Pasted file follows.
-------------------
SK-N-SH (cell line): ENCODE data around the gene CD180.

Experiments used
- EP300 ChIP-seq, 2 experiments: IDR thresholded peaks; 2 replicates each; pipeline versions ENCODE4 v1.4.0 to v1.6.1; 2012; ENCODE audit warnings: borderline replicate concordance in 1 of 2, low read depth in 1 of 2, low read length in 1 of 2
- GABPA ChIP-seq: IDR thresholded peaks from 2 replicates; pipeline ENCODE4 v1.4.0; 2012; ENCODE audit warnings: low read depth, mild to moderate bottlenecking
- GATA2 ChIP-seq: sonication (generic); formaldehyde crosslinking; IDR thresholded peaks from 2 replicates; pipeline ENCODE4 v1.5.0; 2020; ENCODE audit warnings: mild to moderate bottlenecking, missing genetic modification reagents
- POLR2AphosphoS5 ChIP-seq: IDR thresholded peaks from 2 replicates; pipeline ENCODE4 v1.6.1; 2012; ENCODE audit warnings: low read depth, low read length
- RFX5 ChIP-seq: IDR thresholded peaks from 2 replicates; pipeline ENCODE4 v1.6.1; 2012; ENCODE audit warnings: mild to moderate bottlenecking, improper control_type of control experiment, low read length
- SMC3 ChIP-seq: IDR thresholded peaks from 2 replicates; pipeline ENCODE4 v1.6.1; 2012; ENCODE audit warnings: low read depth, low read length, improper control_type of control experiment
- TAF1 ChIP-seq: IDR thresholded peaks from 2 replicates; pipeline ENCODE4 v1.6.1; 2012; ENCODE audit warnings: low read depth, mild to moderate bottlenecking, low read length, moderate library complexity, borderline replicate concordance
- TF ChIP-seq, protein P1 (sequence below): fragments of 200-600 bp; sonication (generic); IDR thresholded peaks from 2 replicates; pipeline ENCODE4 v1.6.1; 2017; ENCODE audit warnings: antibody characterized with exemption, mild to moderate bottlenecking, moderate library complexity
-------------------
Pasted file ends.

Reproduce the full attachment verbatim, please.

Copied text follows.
SK-N-SH (cell line): ENCODE data around the gene CD180.

Experiments used
- EP300 ChIP-seq, 2 experiments: IDR thresholded peaks; 2 replicates each; pipeline versions ENCODE4 v1.4.0 to v1.6.1; 2012; ENCODE audit warnings: borderline replicate concordance in 1 of 2, low read depth in 1 of 2, low read length in 1 of 2
- GABPA ChIP-seq: IDR thresholded peaks from 2 replicates; pipeline ENCODE4 v1.4.0; 2012; ENCODE audit warnings: low read depth, mild to moderate bottlenecking
- GATA2 ChIP-seq: sonication (generic); formaldehyde crosslinking; IDR thresholded peaks from 2 replicates; pipeline ENCODE4 v1.5.0; 2020; ENCODE audit warnings: mild to moderate bottlenecking, missing genetic modification reagents
- POLR2AphosphoS5 ChIP-seq: IDR thresholded peaks from 2 replicates; pipeline ENCODE4 v1.6.1; 2012; ENCODE audit warnings: low read depth, low read length
- RFX5 ChIP-seq: IDR thresholded peaks from 2 replicates; pipeline ENCODE4 v1.6.1; 2012; ENCODE audit warnings: mild to moderate bottlenecking, improper control_type of control experiment, low read length
- SMC3 ChIP-seq: IDR thresholded peaks from 2 replicates; pipeline ENCODE4 v1.6.1; 2012; ENCODE audit warnings: low read depth, low read length, improper control_type of control experiment
- TAF1 ChIP-seq: IDR thresholded peaks from 2 replicates; pipeline ENCODE4 v1.6.1; 2012; ENCODE audit warnings: low read depth, mild to moderate bottlenecking, low read length, moderate library complexity, borderline replicate concordance
- TF ChIP-seq, protein P1 (sequence below): fragments of 200-600 bp; sonication (generic); IDR thresholded peaks from 2 replicates; pipeline ENCODE4 v1.6.1; 2017; ENCODE audit warnings: antibody characterized with exemption, mild to moderate bottlenecking, moderate library complexity